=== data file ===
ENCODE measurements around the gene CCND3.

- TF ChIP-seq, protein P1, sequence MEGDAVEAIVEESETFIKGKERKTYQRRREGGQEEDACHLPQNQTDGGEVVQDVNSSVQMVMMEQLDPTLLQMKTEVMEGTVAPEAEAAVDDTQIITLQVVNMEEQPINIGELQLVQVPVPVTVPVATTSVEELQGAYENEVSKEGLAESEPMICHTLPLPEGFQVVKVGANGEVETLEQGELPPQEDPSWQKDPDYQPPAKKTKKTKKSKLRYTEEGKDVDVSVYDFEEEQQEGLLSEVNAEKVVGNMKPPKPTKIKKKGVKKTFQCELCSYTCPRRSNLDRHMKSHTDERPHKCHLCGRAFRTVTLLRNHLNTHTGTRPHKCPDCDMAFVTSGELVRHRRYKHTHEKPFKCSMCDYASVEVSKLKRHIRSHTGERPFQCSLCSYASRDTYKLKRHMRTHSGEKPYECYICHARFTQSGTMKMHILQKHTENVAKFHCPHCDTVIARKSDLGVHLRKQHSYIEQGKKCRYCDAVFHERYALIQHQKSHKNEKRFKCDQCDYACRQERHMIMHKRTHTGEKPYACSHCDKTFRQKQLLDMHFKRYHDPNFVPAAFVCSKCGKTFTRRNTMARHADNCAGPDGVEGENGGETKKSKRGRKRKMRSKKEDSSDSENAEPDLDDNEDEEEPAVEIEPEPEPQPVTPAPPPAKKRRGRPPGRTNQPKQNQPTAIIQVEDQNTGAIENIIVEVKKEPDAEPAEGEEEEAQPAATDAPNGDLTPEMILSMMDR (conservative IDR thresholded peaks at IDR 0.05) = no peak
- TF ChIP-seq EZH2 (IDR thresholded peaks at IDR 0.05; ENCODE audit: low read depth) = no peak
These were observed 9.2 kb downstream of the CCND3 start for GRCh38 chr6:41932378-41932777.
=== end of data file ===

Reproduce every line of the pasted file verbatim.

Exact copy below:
ENCODE measurements around the gene CCND3.

- TF ChIP-seq, protein P1, sequence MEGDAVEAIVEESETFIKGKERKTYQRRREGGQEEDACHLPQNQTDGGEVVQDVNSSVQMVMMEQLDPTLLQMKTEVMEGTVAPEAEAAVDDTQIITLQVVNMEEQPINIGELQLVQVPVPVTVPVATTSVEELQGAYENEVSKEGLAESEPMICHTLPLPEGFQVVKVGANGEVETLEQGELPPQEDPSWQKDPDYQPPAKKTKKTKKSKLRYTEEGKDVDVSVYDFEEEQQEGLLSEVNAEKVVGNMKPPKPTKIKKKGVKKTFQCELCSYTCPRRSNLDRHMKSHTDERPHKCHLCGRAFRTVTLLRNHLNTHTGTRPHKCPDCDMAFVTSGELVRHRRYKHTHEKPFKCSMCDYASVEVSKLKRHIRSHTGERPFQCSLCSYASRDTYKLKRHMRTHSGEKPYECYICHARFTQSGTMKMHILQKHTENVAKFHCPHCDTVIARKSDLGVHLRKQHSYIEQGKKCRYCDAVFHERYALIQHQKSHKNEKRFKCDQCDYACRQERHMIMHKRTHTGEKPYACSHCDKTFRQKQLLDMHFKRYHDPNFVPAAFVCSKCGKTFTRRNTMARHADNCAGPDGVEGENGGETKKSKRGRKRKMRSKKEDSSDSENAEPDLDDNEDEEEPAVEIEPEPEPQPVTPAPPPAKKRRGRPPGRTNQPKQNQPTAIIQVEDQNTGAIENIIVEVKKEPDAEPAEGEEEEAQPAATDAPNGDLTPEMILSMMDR (conservative IDR thresholded peaks at IDR 0.05) = no peak
- TF ChIP-seq EZH2 (IDR thresholded peaks at IDR 0.05; ENCODE audit: low read depth) = no peak
These were observed 9.2 kb downstream of the CCND3 start for GRCh38 chr6:41932378-41932777.